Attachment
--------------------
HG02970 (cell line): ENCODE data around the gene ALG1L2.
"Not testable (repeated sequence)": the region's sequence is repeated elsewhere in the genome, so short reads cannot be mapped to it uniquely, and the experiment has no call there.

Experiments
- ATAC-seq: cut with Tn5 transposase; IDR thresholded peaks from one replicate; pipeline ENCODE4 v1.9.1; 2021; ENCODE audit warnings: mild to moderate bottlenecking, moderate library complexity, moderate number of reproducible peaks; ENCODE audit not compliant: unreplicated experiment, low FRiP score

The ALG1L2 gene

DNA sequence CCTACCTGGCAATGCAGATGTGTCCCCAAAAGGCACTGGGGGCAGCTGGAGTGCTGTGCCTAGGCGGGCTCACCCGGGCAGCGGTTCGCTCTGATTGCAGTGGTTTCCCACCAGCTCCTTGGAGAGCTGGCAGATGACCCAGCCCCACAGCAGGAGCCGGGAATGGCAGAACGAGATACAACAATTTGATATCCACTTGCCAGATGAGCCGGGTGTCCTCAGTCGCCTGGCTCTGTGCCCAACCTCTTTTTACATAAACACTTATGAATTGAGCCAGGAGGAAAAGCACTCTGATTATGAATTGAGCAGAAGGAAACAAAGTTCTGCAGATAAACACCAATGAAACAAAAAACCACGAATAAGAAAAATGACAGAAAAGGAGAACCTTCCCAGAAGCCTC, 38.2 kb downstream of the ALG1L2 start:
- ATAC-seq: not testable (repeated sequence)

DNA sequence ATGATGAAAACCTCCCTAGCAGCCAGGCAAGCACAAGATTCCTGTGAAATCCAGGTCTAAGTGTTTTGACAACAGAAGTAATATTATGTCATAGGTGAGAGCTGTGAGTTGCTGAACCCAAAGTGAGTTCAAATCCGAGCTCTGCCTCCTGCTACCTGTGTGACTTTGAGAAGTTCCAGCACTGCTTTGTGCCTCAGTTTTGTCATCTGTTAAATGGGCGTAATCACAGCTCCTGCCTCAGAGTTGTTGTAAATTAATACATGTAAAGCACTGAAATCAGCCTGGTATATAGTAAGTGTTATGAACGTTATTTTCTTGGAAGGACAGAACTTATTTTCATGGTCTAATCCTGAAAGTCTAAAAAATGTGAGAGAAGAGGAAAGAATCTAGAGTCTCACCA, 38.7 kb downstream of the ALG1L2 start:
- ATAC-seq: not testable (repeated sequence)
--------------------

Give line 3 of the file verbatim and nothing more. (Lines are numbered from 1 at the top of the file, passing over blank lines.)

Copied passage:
Experiments